This is not the first time a democratic nation has been hit by both a cultural revolt and an epidemic at the same time. In ancient Rome, when the poor had their property seized for debts, they marched across the city and out of town several miles in protest. This symbolized the fact that wealthy Romans were effectively driving them homeless into the countryside.
Next, the wealthy class demanded that many of the poor be sent out to colonize an area where people were still dying in a plague. Plutarch writes, “The authorities were thrusting these poor citizens into a plague pit by sending them to a city where the air was full of infection and the stench of unburied corpses.”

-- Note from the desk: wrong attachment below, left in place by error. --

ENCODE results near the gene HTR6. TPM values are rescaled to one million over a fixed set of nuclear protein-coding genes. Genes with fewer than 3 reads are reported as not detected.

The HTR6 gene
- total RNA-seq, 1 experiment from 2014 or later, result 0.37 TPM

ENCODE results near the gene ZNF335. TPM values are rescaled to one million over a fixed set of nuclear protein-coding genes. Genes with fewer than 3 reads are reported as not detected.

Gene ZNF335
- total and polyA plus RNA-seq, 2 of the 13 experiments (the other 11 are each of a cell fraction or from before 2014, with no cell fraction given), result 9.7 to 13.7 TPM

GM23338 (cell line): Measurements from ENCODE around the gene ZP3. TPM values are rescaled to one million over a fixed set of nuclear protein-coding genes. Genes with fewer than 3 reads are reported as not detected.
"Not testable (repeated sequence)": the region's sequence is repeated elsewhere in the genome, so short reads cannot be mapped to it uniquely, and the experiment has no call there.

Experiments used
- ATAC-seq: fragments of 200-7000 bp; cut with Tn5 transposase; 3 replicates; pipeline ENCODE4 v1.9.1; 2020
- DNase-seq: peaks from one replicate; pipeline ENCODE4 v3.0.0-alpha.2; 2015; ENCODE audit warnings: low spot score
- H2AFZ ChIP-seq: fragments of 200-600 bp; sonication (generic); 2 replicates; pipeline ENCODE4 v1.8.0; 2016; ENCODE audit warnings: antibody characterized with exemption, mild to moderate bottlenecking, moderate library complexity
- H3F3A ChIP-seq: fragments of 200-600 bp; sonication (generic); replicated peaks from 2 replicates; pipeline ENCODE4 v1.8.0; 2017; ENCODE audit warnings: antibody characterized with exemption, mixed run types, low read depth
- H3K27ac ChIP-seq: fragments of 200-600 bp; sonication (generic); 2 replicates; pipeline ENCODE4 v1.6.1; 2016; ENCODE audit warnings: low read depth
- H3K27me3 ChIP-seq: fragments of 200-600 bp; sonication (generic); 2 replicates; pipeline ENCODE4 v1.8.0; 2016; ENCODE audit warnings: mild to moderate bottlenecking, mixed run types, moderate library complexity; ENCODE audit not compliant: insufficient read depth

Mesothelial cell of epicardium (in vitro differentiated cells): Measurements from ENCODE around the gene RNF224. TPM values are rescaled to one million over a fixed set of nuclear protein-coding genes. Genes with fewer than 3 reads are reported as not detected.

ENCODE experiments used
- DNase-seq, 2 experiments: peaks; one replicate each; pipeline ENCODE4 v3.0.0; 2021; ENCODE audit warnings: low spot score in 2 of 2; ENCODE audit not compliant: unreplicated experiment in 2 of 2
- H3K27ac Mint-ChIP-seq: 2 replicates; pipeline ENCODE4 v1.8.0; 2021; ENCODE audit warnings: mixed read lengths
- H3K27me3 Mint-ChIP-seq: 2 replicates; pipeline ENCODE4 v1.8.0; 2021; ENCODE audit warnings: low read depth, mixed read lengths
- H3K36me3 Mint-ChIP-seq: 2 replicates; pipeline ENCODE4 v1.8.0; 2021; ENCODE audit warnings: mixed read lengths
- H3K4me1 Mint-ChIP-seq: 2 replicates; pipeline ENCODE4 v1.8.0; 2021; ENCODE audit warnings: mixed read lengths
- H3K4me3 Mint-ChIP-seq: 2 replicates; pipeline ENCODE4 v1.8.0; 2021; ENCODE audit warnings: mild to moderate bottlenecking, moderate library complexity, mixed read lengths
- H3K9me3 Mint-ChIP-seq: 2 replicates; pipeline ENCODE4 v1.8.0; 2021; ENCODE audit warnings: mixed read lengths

Many black and Hispanic people today live in neighborhoods, workplaces and nursing homes where their lives are threatened just as openly and directly as the lives of poor Romans were 2,500 years ago.
The Roman plebeians forced the appointment of special advocates called “tribunes” to champion their issues. Will Black Lives Matter succeed in making reforms that are long overdue in our democracy?
Woods Cross, Utah